Twin Sister made a powerful impression with last year’s ‘Color Your Life’ EP, six slices of languid pop including one of my very favorite songs from 2010, the disco-tinged ‘All Around and Away We Go’. With a new album due in September, a new record label, and plenty of tour dates ahead, they seem poised to renew their “buzz band” membership cards for 2011.
I had the good fortune to check them out live at a tiny club in Atlanta called the 529 and I wasn’t disappointed. They sounded pristine in such an intimate environment, treating the audience to favorites from the EP like ‘Phenomenons’ and ‘Lady Daydream’ in addition to some new jams, most notably ‘Bad Street’. Anchoring the group’s live presence was the enchanting Andrea Estella, whose hazy vocals provides a counterpoint to the airtight rhythm section of Bryan Ujueta and Gabel D’Amico. Dev Gupta and guitarist Eric Cardona stayed busy on opposite sides of the stage, adding the colors and textures to the sonic palette on an unforgettable night of music.
A few days later I emailed the band some questions, and keyboardist Dev Gupta graciously shared some insight on the record deal with Domino Records, the creative process, and what’s next for Twin Sister. Here’s the conversation:
Joseph Avary – Is there pressure to put out a great record, especially after the Color Your Life EP was so well-received?
Dev Gupta – Well we’re done making it, so any pressure that was there is gone because in our heads we’ve moved on to the next thing. I don’t think the reception is something we worry about too much. The reviews we got on Color Your Life were flattering, and very unexpected, so we don’t presume that will happen every time around. We’re focused on making something all five of us love, and we learned a lot of things to do better for the next set of songs we end up recording.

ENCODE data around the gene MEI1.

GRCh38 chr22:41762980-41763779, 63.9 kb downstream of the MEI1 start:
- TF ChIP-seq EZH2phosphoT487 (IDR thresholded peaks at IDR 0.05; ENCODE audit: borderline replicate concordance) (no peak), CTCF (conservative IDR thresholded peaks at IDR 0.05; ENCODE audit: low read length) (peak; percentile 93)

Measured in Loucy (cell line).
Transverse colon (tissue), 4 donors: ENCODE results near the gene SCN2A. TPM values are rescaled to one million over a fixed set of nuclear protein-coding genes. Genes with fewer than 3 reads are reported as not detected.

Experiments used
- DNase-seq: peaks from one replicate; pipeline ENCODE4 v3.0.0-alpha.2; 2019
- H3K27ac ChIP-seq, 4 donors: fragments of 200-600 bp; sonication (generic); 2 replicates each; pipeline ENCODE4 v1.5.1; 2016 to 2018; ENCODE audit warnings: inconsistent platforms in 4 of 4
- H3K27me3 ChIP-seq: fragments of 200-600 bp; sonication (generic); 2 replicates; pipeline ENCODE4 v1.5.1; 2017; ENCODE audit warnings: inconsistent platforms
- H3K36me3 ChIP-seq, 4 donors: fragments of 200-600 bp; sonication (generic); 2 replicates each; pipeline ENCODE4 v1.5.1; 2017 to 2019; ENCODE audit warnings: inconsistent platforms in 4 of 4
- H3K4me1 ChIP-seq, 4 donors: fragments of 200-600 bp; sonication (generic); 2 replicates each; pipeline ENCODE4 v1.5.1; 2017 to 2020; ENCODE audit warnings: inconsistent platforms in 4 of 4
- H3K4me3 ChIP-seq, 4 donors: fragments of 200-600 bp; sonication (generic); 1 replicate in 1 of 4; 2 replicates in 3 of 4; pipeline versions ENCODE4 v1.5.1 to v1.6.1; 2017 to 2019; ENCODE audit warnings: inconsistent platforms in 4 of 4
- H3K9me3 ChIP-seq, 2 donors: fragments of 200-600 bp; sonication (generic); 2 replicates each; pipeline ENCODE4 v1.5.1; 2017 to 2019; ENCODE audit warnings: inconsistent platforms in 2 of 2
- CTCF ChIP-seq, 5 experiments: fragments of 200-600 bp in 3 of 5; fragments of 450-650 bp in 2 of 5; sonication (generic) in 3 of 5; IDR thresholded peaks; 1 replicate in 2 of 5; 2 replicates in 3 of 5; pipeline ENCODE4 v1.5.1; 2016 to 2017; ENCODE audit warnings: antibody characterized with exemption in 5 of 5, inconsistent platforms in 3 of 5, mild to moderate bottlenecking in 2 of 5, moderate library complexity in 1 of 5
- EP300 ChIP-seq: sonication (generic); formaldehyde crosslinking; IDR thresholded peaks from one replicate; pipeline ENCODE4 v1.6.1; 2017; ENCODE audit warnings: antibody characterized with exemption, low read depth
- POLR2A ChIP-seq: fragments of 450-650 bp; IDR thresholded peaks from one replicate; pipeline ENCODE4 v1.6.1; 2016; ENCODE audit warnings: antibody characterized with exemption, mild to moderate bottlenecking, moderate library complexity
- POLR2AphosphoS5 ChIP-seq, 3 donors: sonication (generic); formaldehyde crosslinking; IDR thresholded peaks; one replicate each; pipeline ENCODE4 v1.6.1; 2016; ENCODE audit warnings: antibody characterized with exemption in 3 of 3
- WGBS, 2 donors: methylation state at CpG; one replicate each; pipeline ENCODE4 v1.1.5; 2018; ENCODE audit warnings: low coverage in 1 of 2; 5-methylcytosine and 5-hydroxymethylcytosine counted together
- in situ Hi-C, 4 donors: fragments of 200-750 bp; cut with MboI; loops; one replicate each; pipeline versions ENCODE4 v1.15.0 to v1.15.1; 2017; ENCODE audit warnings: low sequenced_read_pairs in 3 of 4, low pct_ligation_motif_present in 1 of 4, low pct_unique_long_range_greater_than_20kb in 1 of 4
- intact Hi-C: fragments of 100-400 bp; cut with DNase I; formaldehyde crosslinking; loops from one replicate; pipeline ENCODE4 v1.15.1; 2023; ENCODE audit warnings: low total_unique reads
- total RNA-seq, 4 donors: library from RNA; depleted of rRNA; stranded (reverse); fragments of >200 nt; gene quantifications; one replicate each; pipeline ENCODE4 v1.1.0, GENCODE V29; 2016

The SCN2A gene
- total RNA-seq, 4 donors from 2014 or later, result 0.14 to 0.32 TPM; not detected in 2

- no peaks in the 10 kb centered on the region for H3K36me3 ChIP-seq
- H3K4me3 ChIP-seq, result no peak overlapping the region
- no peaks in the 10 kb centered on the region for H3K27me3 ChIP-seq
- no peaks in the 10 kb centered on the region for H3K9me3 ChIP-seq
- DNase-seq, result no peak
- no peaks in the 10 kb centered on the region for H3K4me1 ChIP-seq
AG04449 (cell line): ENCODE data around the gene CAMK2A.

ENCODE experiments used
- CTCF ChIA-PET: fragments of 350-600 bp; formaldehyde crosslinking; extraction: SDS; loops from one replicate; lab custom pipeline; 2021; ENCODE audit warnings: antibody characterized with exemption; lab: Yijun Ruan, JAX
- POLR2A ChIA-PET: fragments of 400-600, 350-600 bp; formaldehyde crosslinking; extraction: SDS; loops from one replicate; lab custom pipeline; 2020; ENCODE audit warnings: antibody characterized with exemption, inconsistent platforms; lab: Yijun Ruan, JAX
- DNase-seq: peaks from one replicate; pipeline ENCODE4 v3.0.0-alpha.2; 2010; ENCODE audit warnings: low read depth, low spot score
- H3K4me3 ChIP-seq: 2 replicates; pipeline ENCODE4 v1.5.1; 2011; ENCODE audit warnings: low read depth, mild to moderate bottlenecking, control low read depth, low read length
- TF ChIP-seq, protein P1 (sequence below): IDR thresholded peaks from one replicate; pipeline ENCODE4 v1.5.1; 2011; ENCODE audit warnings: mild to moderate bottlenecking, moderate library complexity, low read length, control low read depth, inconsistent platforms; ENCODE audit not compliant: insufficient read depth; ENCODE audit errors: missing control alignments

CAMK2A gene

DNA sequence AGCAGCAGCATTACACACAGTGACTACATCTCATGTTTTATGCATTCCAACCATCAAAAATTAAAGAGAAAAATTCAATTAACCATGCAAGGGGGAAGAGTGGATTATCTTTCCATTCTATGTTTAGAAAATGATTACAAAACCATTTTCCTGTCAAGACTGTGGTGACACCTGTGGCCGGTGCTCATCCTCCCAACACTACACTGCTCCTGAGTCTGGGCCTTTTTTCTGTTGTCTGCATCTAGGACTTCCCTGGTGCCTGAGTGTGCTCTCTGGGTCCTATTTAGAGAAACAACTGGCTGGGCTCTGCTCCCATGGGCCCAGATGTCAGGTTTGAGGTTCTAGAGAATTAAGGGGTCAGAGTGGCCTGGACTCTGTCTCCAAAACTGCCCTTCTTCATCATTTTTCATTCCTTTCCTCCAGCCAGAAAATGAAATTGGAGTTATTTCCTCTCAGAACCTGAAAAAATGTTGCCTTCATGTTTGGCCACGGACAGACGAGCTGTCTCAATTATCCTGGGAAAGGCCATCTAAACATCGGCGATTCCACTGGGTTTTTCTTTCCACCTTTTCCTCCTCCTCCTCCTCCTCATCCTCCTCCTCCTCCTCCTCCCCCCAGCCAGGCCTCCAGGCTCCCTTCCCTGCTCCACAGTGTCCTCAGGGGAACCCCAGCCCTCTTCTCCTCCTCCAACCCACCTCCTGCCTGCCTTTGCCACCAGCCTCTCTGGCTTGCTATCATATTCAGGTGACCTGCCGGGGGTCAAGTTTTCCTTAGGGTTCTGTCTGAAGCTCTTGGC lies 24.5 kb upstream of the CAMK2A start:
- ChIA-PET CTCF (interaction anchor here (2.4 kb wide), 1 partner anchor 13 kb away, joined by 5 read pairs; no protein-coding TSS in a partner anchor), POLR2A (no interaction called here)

JA – Which song most embodies what Twin Sister is all about?
DG – There’s never a permanent answer for that, but for now I think our newest single ‘Bad Street’ is a pretty good indicator of where our heads are these days. Writing and recording it felt like a very collaborative process, and everybody got to do what they like doing best.
JA – How does the songwriting process work?
DG – One of us shows somebody else an idea. If people are excited about it, we naturally end up fooling around with it a lot, but really the make or break phase is if Andrea likes singing something to what the rest of us are doing. If she doesn’t settle on anything, the song gets lost in demo land.
JA – What kind of day jobs do you guys do when not touring or recording?
DG – For almost a year none of us had day jobs, which was pretty amazing. We toured a lot, and then had the luxury of taking 4 months to make the record while not doing anything else. Recently though, we’ve been taking shifts here and there when we can get them. I work as a freelance web developer, Bryan waits tables, Andrea, Eric, and Gabe have been doing whatever odd jobs they can find.
JA – You guys have a new record deal with Domino, how’s that going so far?
DG – It’s strange in a lot of ways. The number of people who interact with the “business” side of the band has gone up a lot. But they’re all very smart, capable, and knowledgeable people who elected to do what’s sometimes a very unprofitable job for their passions. So far, we couldn’t have asked for a better group of people to work with.
Twin Sister’s next record will be called ‘In Heaven’ and it comes out September 27 on Domino Records.
Twin Sister – Bad Street